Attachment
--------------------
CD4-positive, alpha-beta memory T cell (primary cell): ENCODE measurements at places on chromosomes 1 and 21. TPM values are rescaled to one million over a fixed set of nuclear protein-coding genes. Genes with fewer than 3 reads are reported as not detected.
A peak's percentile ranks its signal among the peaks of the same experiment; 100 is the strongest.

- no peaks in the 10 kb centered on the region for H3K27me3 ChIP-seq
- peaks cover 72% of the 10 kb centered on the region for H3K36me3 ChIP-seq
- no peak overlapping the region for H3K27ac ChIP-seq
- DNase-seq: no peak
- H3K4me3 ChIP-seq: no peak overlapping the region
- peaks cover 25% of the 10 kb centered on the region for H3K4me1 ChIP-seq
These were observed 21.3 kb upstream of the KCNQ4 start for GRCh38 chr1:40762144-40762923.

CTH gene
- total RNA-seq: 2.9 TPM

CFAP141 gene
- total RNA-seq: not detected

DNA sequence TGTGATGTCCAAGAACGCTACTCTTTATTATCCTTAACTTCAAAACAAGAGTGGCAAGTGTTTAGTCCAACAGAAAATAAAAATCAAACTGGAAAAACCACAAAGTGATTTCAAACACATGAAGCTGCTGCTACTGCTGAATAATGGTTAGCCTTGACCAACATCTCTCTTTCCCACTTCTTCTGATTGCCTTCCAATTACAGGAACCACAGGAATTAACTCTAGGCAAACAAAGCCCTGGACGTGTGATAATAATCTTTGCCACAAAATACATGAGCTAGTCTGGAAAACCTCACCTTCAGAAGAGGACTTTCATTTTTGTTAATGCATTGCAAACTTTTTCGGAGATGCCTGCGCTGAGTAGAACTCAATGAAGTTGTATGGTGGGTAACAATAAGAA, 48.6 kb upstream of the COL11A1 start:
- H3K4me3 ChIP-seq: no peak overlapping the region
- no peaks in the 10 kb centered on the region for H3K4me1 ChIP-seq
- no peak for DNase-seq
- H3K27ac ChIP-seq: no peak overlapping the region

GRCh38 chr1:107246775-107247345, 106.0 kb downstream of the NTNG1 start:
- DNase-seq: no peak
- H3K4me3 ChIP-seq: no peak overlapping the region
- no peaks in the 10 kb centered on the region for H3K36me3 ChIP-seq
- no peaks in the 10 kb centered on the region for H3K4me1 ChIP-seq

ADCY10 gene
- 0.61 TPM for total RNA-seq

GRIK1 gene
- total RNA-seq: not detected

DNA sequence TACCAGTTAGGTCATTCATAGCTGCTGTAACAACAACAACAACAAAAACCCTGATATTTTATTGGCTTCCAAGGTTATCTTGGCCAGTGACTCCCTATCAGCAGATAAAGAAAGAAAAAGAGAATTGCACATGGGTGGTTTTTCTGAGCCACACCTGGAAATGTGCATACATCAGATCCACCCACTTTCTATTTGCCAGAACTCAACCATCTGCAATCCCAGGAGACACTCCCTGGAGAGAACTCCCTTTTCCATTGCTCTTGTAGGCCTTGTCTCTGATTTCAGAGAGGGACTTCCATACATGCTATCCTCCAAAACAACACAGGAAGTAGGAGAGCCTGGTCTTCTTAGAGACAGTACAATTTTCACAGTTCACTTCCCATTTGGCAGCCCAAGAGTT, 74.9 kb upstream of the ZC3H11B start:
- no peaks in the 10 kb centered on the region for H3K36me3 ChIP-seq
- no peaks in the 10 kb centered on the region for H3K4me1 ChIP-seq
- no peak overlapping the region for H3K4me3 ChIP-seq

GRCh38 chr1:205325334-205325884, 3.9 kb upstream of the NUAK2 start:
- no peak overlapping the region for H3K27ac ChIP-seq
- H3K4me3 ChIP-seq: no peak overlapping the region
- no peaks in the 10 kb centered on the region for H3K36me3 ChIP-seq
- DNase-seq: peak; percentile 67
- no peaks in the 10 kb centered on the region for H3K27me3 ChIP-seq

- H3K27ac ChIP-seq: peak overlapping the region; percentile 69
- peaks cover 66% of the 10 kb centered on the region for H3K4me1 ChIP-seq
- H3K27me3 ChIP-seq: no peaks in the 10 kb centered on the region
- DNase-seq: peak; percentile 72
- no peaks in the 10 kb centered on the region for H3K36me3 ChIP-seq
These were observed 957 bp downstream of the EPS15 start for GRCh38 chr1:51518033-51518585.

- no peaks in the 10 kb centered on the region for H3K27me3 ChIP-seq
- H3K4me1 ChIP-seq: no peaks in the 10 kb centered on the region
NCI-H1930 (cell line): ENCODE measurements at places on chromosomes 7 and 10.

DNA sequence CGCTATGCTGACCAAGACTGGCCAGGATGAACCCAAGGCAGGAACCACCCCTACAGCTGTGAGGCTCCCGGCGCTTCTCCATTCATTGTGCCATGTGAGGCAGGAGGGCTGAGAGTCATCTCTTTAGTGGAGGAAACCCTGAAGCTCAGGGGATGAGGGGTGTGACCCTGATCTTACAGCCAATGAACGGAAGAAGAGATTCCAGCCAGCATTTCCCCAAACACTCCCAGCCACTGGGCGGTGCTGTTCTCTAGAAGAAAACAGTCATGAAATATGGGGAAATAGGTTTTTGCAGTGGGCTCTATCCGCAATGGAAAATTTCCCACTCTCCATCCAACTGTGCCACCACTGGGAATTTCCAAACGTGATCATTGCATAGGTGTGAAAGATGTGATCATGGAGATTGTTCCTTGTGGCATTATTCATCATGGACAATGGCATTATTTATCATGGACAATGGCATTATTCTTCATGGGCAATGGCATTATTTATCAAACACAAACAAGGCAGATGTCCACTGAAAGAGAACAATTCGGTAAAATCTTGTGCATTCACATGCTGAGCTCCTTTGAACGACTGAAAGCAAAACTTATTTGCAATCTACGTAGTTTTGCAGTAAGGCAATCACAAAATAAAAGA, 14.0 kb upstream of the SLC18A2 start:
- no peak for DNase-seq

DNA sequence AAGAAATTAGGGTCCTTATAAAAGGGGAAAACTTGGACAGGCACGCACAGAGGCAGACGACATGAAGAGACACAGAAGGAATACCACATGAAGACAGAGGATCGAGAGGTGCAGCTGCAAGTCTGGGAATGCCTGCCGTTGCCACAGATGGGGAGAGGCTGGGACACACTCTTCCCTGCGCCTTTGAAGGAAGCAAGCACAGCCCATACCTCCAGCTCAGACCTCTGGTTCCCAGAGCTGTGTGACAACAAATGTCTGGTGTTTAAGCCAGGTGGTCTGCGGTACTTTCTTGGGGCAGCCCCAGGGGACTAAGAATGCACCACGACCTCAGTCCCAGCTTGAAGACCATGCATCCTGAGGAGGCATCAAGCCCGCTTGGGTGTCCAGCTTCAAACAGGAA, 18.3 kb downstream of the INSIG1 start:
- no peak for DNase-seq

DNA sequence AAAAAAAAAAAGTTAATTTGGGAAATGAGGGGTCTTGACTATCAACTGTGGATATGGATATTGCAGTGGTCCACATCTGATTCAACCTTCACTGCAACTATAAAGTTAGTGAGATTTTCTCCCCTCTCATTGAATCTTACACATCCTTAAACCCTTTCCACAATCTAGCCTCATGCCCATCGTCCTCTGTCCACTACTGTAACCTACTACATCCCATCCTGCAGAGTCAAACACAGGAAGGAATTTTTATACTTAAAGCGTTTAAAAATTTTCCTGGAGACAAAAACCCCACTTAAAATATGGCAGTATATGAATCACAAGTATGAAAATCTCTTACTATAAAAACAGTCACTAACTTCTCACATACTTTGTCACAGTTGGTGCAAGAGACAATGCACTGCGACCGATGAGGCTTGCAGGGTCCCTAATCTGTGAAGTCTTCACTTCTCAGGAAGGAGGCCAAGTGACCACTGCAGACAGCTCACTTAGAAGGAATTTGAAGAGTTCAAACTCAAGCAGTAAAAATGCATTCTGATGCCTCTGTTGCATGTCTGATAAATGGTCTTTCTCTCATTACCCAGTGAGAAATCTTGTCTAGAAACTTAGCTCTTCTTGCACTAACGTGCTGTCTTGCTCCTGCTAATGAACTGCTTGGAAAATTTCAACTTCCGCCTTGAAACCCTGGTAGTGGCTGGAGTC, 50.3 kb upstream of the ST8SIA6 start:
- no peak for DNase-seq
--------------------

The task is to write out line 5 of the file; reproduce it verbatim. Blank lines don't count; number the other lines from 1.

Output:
- no peak overlapping the region for H3K27ac ChIP-seq